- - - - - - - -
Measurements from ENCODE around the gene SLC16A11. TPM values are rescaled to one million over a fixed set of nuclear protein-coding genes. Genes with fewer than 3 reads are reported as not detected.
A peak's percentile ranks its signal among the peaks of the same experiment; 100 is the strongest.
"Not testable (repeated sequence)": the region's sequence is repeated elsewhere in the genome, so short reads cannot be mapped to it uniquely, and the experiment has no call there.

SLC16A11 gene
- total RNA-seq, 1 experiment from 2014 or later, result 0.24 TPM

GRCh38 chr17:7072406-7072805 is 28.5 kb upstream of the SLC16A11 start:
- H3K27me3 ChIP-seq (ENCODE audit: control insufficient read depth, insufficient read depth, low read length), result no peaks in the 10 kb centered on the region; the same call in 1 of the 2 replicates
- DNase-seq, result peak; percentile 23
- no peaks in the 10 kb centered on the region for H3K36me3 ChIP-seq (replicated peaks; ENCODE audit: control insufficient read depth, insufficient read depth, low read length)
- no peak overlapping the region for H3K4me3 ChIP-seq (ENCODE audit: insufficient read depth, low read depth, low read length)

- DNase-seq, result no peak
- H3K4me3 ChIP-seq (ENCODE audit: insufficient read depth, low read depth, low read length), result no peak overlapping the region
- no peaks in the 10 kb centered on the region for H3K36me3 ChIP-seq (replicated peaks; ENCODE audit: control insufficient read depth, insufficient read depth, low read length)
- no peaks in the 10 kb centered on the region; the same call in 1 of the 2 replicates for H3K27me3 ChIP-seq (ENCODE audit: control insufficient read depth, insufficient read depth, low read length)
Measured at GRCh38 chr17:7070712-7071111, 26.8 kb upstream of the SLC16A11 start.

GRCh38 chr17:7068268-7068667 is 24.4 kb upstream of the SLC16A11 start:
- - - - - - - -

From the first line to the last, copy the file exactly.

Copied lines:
Measurements from ENCODE around the gene SLC16A11. TPM values are rescaled to one million over a fixed set of nuclear protein-coding genes. Genes with fewer than 3 reads are reported as not detected.
A peak's percentile ranks its signal among the peaks of the same experiment; 100 is the strongest.
"Not testable (repeated sequence)": the region's sequence is repeated elsewhere in the genome, so short reads cannot be mapped to it uniquely, and the experiment has no call there.

SLC16A11 gene
- total RNA-seq, 1 experiment from 2014 or later, result 0.24 TPM

GRCh38 chr17:7072406-7072805 is 28.5 kb upstream of the SLC16A11 start:
- H3K27me3 ChIP-seq (ENCODE audit: control insufficient read depth, insufficient read depth, low read length), result no peaks in the 10 kb centered on the region; the same call in 1 of the 2 replicates
- DNase-seq, result peak; percentile 23
- no peaks in the 10 kb centered on the region for H3K36me3 ChIP-seq (replicated peaks; ENCODE audit: control insufficient read depth, insufficient read depth, low read length)
- no peak overlapping the region for H3K4me3 ChIP-seq (ENCODE audit: insufficient read depth, low read depth, low read length)

- DNase-seq, result no peak
- H3K4me3 ChIP-seq (ENCODE audit: insufficient read depth, low read depth, low read length), result no peak overlapping the region
- no peaks in the 10 kb centered on the region for H3K36me3 ChIP-seq (replicated peaks; ENCODE audit: control insufficient read depth, insufficient read depth, low read length)
- no peaks in the 10 kb centered on the region; the same call in 1 of the 2 replicates for H3K27me3 ChIP-seq (ENCODE audit: control insufficient read depth, insufficient read depth, low read length)
Measured at GRCh38 chr17:7070712-7071111, 26.8 kb upstream of the SLC16A11 start.

GRCh38 chr17:7068268-7068667 is 24.4 kb upstream of the SLC16A11 start: